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LEGAL TENDER: Can taxi drivers accept and reject old banknotes as payment?

With the evolution of currency, it can sometimes be challenging to keep up with the ever-changing banknotes, especially when travelling abroad.

This has led to confusion amongst both locals and tourists alike when it comes to using old banknotes as payment for various services, including taxi fares.

In the UK, taxi drivers have the right to refuse old banknotes, but many still accept them and find ways to exchange or deposit them into their bank accounts. In this article, we explore the current situation regarding the acceptance of old banknotes by UK taxi drivers, as well as the recent changes and security features to be aware of.

Changes in Banknotes:

Over the past few years, there have been significant changes to UK banknotes, particularly the £20 and £10 denominations. The old-style £20 notes, featuring the portrait of economist Adam Smith, ceased to be legal tender on 30 June 2020. These notes were replaced by the new polymer £20 notes, which depict the esteemed artist J.M.W. Turner. Similarly, the previous £10 notes, featuring writer Charles Darwin, were replaced by the current polymer notes featuring author Jane Austen, and ceased to be legal tender on 1 March 2018.

Security Features to Look For:

To ensure the validity of banknotes, it's essential to be aware of the security features embedded in the new polymer notes. These features not only help taxi drivers verify the legitimacy of the currency but also educate passengers.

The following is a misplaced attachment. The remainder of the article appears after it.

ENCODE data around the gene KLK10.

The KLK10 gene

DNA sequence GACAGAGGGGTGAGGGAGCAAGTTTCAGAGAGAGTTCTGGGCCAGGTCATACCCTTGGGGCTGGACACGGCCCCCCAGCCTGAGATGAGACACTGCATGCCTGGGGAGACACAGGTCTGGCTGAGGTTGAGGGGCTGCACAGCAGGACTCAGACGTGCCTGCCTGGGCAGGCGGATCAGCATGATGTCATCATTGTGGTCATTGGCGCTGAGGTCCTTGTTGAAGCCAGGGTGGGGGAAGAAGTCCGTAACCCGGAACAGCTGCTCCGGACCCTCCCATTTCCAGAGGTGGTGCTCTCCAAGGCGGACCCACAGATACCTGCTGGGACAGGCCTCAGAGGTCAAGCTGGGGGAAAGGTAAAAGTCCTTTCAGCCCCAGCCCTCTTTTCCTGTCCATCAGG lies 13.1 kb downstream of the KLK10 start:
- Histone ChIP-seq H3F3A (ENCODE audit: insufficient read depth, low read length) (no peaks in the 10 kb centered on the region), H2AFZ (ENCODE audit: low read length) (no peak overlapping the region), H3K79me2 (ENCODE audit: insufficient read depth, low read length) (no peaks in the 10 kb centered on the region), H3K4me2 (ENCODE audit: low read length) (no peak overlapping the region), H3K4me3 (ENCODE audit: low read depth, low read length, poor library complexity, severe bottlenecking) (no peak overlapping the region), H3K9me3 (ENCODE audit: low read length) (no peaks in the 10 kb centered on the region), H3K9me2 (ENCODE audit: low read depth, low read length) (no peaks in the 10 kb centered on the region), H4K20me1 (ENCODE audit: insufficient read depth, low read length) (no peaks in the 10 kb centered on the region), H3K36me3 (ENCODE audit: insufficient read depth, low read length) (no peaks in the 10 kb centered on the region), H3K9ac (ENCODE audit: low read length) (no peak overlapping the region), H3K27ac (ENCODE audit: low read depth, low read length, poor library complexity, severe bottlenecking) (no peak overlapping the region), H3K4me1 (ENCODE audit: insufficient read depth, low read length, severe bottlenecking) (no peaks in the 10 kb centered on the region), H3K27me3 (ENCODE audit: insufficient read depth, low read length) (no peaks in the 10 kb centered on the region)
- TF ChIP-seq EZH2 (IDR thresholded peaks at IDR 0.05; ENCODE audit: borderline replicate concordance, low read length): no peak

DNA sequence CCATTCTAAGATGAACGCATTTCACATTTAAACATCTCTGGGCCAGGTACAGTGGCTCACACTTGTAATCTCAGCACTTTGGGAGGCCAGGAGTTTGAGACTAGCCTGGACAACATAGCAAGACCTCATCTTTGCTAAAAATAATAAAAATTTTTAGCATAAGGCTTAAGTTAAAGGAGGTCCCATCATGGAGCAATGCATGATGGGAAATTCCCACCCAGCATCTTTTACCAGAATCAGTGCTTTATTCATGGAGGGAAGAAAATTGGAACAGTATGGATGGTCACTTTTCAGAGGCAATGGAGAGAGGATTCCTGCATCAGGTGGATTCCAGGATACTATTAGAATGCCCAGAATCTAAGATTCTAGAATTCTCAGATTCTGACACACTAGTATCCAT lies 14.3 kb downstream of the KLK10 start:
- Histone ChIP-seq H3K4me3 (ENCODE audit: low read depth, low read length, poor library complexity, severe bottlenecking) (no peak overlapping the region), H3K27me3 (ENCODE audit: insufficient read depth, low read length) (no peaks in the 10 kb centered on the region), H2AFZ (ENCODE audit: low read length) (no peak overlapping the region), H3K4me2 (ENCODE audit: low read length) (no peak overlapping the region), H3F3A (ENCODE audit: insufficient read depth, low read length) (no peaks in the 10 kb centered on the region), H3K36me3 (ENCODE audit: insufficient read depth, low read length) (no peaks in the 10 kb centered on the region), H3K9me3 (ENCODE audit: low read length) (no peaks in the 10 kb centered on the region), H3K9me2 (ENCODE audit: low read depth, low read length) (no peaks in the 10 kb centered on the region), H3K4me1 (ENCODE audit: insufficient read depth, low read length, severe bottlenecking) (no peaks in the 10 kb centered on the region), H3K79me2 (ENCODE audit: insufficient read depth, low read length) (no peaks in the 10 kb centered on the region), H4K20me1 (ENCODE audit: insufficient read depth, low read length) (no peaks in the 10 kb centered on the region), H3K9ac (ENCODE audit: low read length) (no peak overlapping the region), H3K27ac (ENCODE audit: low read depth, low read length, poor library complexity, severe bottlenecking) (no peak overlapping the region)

1. Holograms: The holographic strip on the banknote changes colours when tilted, displaying different images or patterns.

2. Polymer Material: The new banknotes are made of polymer, which makes them more durable and resistant to counterfeiting.

3. Raised Print: On the new notes, certain elements, such as the words "Bank of England" and the number in the bottom-right corner, have a raised texture, allowing both visual and tactile verification.

4. Windowed Thread: An embedded thread features a Queen's portrait and changes from purple to green when viewed under ultraviolet light, ensuring an added layer of security.

5. Microlettering: Tiny letters appear on the banknotes and can be observed using a magnifying glass. For example, the microletters on the new £20 notes spell out words from Turner's iconic painting "The Fighting Temeraire".

Acceptance of Old Banknotes:

While UK taxi drivers have the right to refuse old banknotes, many still accept them as payment and find ways to exchange them. Drivers often deposit the old banknotes into their bank accounts, as most banks still accept them even after they have been withdrawn from legal tender.

Alternatively, taxi drivers may exchange the old banknotes at their local bank branch or designated exchange points.

However, it's important to note that taxi drivers are not obligated to accept old banknotes that are no longer legal tender. To avoid any inconvenience, it is highly recommended for passengers, particularly tourists, to ensure they possess the latest versions of banknotes before embarking on their taxi journey.


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